John McCain – A Brief Criticism
By James Rothenberg
Inasmuch as candidate McCain enjoys virtual immunity regarding his national security credentials owing to his Vietnam experience, it might be interesting to lift that immunity and try another perspective. This is important because, from all we can tell, his views on the use of military force have little changed since then.
McCain’s position is that our actions in Vietnam were honorable. This may be a case of the wish being father to the thought, and, if so, it is an understandable one. He does not take issue with our use of deadly military force, instead its implementation. To him, that force was necessary to achieve a desired end (today discredited). On closer inspection, military force was made necessary – as it always is – because we have it at our disposal.
It is considered gauche to criticize someone about war who was severely injured in one and then tortured as a POW, but that is not the source of the hesitation we witness from his political adversaries. Rather, this space is ceded to McCain on the basis of it being very unwise politically to be seen in the seemingly un-American light of being opposed to a genuine, tortured war hero.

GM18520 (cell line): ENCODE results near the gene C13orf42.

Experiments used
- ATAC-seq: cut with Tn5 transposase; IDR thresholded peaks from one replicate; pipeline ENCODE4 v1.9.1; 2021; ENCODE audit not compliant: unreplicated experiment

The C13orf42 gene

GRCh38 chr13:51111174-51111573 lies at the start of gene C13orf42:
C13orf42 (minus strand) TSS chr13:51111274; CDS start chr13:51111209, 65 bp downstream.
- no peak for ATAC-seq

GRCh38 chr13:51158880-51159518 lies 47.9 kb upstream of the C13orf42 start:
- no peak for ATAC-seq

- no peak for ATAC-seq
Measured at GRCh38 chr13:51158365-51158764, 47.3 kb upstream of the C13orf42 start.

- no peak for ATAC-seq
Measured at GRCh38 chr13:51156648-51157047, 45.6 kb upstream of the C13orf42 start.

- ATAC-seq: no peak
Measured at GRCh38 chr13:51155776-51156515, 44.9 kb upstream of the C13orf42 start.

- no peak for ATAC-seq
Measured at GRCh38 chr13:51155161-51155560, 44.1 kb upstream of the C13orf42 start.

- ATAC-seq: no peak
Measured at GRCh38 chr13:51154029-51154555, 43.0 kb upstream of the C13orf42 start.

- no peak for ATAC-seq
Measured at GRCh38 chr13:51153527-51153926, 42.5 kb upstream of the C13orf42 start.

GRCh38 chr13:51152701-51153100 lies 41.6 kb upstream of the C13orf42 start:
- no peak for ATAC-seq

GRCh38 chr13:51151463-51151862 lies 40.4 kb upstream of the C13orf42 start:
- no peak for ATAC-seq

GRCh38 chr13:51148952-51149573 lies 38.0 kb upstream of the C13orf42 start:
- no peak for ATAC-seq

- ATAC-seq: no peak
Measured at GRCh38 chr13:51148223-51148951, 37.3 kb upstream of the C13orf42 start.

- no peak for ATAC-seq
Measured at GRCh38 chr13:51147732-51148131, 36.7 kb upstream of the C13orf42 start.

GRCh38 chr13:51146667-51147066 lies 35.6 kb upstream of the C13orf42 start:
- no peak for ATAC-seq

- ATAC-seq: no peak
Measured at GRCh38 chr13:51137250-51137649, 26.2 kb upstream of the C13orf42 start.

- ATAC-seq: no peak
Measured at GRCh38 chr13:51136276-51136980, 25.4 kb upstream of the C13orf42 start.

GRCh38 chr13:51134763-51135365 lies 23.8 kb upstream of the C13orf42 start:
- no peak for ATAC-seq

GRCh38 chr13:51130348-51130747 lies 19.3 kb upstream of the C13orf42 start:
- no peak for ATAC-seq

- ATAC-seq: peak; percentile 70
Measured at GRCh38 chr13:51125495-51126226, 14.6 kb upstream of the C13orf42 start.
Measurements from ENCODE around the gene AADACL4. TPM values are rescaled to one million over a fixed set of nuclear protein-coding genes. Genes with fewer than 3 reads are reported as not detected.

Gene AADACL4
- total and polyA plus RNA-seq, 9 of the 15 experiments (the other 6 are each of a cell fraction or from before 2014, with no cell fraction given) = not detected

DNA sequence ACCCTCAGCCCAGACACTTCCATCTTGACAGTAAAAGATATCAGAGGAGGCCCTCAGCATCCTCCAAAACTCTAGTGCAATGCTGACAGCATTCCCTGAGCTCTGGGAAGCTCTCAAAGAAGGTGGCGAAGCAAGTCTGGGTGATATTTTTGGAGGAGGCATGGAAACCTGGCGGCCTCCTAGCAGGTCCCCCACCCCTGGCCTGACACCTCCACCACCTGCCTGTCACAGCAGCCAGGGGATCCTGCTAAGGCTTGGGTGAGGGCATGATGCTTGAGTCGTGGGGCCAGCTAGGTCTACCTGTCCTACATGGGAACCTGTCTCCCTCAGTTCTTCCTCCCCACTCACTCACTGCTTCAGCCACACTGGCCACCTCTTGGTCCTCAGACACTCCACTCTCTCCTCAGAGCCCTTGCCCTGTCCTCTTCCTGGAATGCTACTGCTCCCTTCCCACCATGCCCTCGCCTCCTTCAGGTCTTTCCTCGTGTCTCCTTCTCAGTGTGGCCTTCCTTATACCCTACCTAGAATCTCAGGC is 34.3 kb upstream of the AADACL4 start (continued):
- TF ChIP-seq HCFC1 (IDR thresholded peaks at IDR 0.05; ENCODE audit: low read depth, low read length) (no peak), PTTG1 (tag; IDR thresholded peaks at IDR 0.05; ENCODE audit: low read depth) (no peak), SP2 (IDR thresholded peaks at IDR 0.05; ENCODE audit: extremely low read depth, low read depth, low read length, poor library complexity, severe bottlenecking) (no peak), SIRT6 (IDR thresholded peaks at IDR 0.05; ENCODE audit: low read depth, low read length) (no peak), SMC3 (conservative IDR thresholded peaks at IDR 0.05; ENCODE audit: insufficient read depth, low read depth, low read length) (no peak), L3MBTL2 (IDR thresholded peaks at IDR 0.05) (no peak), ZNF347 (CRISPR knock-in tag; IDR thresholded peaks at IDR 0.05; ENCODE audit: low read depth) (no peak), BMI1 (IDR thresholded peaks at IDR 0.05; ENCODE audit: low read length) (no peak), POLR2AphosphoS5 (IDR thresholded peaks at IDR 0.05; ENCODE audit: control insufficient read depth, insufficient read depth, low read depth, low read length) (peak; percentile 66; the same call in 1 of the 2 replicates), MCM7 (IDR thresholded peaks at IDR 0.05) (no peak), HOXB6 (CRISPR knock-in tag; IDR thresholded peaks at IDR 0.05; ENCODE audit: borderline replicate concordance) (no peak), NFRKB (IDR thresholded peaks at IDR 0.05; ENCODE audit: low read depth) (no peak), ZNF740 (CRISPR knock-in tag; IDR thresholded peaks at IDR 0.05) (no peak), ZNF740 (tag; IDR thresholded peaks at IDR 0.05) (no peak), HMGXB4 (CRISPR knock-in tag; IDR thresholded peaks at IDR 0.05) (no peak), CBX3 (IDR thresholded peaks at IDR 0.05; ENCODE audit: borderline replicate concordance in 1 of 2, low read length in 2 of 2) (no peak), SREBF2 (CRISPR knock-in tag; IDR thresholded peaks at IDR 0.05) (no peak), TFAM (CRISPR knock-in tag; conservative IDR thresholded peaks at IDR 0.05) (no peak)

No one should confuse empathy with his terrible experience with acceptance of his personal views surrounding it. One could empathize with him just the same if he were to repudiate his earlier statements and claim that what we did to the Vietnamese people was wholly wrong and that if given another chance, no, he would not do it all over again.
In light of his positions on Iraq, Iran, and generally speaking, all that comes under the nebulous heading War on Global Terrorism, such repudiation will not be forthcoming. For him, there is no such thing as a bad display of American power, and he claims the right to speak of that because he survived it.
There are others who share his bona fides, the poor, tortured souls of Bagram, Abu Ghraib, and Guantanamo. If we can’t grant them heroic status it must be because we tortured them. Such capriciousness is an unsatisfactory basis for determination.